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Delighted to beat you

Delighted to beat you

Photo: Kevin Clogstoun/Lonely Planet

Photo: Kevin Clogstoun/Lonely Planet

Any flat surface, no matter how close the boundaries or spectators, presents an opportunity to play a few overs. Photo: Kevin Clogstoun/Lonely Planet
With cricket being played all around him, Sam Vincent decides to pad up and play mascot for the Baggy Green.
Englishman Robert Knox, observing the Sri Lankan people during his captivity on the island in the 17th century, wrote: “They have but few sports, neither do they delight in play.”
How times change. Today cricket is the pulse of the nation and the greatest of icebreakers for any tourist with a love for the game. When a local finds out you come from Australia, the response will always relate to cricket, often ended by the peculiar habit of adding “no” to an interrogative.
“Australia? First-class cricket team, no?”
It’s never anything else about our country. To most Sri Lankans, Australia may as well end at the gates of the MCG. Revelling in my status as mascot for the Baggy Green, I decide to use cricket as a way of getting under this island’s skin. Every time I see a game being played, I will join in.
My journey starts in Colombo, the country’s capital and unofficial shrine to Muttiah Muralitharan. The great Tamil tweaker can be seen on billboards throughout the city, flogging everything from engine oil to yoghurt, always sporting a toothy, goofy grin. Beside one such sign, 15 men play in a narrow alley. Caught off the walls is out; a straight hit into the adjoining bazaar is four; if it makes it onto the roof, six. A coconut acts as the stumps at the bowler’s end, while a menacing gang of crows form the slips cordon.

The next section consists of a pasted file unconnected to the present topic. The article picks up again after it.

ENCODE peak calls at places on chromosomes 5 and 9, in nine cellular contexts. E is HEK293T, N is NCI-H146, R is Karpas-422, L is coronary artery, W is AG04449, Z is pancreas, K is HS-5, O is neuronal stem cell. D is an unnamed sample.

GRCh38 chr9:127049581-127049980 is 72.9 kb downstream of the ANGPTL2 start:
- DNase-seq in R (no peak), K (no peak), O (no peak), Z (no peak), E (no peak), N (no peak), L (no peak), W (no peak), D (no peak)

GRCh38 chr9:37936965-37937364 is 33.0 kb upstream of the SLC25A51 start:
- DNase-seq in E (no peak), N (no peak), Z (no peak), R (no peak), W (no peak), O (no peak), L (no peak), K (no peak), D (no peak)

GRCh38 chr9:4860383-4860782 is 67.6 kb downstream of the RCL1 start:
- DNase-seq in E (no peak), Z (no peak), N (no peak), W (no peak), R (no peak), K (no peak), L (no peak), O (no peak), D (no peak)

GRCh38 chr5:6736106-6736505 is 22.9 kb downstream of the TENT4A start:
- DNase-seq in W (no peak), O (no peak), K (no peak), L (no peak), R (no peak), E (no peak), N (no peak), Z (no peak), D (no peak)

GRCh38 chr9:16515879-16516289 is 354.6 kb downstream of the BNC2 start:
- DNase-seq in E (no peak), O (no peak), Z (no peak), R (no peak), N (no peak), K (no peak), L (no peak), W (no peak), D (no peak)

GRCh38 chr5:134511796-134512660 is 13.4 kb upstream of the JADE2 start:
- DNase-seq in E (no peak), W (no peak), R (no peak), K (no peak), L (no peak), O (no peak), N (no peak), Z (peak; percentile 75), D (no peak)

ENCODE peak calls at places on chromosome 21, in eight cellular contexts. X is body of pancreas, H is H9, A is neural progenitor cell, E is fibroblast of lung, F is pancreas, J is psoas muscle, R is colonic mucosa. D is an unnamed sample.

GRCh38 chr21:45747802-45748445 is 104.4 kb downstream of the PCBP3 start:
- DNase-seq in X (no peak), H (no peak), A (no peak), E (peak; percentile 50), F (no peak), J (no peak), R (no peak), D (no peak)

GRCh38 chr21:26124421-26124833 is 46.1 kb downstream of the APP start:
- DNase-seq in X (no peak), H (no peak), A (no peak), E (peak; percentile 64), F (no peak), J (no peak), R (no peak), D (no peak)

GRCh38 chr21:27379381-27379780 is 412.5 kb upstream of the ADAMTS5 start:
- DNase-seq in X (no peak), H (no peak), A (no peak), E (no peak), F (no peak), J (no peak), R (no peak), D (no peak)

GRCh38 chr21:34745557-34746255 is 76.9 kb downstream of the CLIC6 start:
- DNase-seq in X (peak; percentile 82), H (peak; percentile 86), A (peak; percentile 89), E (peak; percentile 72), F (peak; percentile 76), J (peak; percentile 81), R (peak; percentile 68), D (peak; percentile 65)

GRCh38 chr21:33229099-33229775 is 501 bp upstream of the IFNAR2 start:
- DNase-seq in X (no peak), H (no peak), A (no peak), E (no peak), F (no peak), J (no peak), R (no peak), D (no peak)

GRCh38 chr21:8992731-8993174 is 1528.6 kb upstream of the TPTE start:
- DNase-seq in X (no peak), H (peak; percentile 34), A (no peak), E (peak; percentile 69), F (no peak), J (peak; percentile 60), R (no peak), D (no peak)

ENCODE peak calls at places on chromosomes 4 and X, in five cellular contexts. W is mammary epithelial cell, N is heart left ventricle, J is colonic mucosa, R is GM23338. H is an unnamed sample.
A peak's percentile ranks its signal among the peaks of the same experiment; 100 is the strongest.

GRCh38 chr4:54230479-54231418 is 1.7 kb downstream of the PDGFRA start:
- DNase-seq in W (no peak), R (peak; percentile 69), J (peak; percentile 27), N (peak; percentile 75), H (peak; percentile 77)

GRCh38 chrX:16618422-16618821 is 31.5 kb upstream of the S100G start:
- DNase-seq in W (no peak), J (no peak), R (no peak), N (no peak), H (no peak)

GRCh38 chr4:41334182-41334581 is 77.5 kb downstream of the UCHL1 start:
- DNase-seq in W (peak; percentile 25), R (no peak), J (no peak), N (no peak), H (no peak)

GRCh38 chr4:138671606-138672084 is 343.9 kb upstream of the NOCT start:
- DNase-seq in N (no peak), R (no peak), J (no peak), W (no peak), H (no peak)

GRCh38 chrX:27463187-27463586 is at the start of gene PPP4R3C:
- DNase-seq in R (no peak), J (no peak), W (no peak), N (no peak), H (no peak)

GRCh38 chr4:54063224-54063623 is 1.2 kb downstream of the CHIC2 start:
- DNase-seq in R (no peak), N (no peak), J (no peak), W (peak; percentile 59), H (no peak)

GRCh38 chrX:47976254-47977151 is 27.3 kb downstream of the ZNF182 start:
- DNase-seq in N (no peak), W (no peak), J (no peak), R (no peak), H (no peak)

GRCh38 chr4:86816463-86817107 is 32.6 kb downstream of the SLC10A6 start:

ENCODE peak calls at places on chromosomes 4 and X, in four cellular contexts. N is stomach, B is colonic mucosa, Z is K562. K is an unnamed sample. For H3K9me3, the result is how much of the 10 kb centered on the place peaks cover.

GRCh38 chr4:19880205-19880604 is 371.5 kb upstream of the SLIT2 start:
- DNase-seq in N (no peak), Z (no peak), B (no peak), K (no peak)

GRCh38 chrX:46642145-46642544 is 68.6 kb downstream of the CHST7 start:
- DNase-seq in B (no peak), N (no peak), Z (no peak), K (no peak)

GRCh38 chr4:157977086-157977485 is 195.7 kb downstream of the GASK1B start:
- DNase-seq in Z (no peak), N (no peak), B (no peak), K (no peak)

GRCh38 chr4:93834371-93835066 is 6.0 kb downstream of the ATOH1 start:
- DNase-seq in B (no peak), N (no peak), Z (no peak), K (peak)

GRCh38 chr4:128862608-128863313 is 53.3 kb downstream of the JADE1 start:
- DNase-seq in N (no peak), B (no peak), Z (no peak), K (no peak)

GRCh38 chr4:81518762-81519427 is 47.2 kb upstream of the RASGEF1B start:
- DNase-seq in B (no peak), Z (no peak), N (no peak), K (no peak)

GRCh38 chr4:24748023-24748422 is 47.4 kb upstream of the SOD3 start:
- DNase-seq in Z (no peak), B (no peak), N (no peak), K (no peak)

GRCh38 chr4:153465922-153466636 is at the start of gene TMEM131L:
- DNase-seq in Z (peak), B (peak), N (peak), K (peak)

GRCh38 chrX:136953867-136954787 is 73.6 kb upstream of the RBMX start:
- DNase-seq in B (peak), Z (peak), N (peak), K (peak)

I take up position at cover, beside an old man leaning on a walking stick. I ask him why Sri Lanka’s team has slipped down the world rankings the past few years after winning the World Cup in 1996. After a moment pondering my question, the man looks up, eyes bursting from behind a grey mane. He promptly plays a cover drive for four with his stick before delivering a fiery response. “There’s no leadership,” he says. “We need a guy like [former captain] Arjuna Ranatunga. That’s why I loved him; he wasn’t afraid to stick it up the opposition. He was like our ancient kings who fought the invading Indian armies. He made me sooo proud to be Sri Lankan.”
By now his stick has been transformed from bat to sword, held aloft in preparation for some invading Indian warriors.
Heading east, Colombo slowly gives way to swamps and paddy fields, where buffalo teams toil in the heat. As the train climbs, sprawling tea plantations emerge. Tamil women pick this green bounty, heaving it into baskets suspended from their backs.
The British established Nuwara Eliya in the 19th century as a summer escape from the oppressive coastal heat. An odd place, quaint reminders of colonialism fuse bizarrely with South Asian mayhem. The racecourse is a case in point, with white paint peeling from the crumbling grandstands while nearby, people and cows fossick through rubbish.
On its outskirts three games of cricket are taking place. The players range from eight-year-old children to one guy who looks well over 60. All are amazing fielders, with each direct hit sending the little ones into a frenzy.